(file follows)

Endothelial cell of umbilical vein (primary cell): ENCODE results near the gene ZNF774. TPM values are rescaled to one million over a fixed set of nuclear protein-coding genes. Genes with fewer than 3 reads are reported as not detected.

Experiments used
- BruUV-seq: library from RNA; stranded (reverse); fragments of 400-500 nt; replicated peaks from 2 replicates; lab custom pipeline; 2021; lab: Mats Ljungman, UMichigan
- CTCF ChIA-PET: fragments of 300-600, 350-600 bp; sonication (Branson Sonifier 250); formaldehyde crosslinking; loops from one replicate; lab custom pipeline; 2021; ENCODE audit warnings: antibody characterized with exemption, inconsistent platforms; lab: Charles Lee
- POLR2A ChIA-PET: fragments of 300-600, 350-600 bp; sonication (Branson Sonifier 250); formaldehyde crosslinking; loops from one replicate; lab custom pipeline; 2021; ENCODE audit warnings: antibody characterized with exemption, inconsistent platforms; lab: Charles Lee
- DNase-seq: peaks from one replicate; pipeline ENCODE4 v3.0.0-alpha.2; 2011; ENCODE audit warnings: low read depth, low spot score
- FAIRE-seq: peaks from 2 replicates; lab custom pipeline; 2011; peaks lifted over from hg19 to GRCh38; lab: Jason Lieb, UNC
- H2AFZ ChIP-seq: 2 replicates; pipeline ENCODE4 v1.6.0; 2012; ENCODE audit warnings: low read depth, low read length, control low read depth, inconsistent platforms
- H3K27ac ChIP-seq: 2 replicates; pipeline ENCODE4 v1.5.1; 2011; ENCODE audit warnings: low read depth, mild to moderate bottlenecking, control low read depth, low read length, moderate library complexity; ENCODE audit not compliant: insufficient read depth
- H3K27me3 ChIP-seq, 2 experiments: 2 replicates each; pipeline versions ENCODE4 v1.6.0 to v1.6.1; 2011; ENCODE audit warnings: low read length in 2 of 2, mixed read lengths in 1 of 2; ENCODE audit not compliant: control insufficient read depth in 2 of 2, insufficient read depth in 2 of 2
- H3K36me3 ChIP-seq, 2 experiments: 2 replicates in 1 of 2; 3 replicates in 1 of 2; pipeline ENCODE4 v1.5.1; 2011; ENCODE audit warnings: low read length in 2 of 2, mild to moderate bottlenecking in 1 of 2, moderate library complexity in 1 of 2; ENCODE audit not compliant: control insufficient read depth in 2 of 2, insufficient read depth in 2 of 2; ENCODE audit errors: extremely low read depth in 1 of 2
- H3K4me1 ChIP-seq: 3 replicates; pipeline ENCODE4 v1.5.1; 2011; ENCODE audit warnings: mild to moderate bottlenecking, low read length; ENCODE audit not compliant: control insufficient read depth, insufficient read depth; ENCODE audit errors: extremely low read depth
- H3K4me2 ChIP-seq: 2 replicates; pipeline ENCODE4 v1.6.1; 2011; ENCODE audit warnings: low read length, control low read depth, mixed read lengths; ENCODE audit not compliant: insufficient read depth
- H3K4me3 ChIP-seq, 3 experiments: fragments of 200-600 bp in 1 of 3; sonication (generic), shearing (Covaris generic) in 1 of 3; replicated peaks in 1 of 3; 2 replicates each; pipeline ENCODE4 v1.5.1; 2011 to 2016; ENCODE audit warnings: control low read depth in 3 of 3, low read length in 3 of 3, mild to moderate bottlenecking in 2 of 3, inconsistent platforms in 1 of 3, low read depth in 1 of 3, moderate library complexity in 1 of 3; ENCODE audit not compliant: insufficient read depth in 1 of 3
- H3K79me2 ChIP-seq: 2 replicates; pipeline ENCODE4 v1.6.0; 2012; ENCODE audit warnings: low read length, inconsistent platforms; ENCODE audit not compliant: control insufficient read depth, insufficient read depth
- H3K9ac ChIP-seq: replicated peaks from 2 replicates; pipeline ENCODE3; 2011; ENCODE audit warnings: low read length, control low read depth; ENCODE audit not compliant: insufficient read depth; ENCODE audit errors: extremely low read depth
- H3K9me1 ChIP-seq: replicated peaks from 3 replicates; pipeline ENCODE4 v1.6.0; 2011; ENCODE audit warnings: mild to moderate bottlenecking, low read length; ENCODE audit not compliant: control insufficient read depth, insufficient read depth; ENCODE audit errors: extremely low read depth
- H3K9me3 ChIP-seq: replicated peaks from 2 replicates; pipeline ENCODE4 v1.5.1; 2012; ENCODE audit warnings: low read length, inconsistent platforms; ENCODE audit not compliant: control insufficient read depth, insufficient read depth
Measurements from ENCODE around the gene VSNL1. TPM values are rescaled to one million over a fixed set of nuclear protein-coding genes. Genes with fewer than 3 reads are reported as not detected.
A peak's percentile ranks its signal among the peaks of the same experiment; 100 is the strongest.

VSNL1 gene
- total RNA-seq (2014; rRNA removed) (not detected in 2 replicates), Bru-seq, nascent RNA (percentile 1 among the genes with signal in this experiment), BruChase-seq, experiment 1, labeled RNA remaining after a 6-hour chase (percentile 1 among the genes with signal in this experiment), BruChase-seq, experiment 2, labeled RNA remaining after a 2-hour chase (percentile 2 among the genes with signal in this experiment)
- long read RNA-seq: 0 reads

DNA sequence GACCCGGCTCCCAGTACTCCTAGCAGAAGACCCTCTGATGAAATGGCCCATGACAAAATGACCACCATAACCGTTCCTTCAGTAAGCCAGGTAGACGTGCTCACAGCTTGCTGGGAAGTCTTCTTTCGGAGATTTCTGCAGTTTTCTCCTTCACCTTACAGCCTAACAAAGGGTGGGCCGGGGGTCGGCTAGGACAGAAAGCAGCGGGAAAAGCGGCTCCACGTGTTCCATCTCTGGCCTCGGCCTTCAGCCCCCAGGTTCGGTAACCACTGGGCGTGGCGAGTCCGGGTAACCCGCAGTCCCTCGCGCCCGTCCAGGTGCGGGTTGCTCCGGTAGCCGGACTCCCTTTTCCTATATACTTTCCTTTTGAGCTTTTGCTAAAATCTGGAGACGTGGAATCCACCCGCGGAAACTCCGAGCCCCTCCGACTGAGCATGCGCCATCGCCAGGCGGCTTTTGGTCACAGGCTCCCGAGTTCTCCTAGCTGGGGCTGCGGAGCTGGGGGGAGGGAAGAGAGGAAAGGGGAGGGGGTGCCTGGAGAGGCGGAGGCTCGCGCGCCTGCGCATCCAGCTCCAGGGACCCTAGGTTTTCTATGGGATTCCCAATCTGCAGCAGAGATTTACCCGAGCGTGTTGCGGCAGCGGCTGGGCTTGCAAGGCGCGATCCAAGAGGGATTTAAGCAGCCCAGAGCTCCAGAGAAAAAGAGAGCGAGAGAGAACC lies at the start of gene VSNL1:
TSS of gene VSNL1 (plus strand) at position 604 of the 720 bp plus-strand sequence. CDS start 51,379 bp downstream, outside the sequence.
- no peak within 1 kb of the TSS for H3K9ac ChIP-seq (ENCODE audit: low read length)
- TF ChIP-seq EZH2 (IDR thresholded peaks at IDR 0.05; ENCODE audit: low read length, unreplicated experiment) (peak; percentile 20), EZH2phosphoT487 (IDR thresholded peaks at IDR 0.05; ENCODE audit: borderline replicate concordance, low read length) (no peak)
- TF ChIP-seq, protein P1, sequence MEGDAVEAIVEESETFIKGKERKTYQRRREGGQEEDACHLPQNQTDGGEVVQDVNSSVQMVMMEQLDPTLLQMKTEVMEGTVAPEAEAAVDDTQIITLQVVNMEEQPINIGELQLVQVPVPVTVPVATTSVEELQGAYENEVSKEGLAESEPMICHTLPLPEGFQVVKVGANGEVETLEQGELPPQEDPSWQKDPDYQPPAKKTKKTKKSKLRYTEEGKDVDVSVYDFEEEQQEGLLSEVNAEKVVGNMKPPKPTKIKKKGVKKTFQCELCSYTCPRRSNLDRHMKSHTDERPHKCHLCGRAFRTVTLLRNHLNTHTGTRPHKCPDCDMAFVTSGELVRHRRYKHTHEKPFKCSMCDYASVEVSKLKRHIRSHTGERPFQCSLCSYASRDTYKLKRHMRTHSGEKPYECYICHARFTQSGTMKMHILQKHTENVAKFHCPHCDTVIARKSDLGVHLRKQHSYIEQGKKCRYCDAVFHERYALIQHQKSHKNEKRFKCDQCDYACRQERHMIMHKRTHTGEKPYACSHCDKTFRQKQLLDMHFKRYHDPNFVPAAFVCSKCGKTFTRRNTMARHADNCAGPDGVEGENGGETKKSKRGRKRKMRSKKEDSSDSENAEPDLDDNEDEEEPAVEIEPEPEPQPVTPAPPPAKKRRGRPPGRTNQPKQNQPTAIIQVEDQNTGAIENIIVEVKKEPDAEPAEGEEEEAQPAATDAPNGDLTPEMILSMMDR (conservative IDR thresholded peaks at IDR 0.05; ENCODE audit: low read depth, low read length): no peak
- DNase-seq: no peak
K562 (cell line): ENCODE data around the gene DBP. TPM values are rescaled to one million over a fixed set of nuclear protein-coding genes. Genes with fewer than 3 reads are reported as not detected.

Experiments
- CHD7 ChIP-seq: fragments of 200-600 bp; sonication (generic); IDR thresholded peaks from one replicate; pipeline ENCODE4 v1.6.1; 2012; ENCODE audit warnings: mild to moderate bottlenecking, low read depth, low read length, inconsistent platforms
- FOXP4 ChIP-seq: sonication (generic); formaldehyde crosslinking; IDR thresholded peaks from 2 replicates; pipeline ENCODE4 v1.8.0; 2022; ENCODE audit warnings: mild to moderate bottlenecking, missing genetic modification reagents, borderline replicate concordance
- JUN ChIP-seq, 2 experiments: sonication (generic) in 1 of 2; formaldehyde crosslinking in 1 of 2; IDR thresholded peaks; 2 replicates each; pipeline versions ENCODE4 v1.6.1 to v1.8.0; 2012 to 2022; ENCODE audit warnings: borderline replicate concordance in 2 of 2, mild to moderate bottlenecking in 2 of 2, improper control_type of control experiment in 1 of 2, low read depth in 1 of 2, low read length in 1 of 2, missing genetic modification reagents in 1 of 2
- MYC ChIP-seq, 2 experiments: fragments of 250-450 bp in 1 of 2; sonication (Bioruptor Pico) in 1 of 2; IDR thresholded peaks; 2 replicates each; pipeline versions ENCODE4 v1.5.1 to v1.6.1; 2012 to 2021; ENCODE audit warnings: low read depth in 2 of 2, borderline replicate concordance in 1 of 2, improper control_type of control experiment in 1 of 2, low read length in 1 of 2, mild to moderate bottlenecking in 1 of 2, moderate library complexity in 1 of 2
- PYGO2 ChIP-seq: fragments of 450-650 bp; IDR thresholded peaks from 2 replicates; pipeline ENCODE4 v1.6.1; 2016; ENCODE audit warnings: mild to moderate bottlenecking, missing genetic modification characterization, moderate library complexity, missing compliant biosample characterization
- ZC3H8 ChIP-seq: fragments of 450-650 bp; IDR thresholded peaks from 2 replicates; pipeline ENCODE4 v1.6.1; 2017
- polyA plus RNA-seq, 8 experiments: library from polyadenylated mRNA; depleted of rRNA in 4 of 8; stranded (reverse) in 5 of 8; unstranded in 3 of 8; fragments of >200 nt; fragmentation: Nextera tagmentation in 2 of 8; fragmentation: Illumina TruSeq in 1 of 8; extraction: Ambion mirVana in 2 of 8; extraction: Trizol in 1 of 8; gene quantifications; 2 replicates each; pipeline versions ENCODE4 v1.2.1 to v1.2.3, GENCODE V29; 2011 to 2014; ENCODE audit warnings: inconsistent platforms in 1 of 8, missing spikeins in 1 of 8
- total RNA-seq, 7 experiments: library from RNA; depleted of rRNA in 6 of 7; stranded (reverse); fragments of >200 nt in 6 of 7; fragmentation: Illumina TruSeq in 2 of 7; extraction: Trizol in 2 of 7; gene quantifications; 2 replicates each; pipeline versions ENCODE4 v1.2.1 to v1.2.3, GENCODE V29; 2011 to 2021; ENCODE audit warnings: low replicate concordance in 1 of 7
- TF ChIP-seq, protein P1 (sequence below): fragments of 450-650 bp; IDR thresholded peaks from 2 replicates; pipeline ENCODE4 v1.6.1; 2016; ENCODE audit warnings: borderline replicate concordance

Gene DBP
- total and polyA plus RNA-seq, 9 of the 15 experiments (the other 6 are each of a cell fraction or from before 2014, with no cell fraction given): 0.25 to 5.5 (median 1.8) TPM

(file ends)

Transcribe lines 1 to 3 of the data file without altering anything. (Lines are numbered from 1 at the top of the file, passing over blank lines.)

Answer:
Endothelial cell of umbilical vein (primary cell): ENCODE results near the gene ZNF774. TPM values are rescaled to one million over a fixed set of nuclear protein-coding genes. Genes with fewer than 3 reads are reported as not detected.

Experiments used
- BruUV-seq: library from RNA; stranded (reverse); fragments of 400-500 nt; replicated peaks from 2 replicates; lab custom pipeline; 2021; lab: Mats Ljungman, UMichigan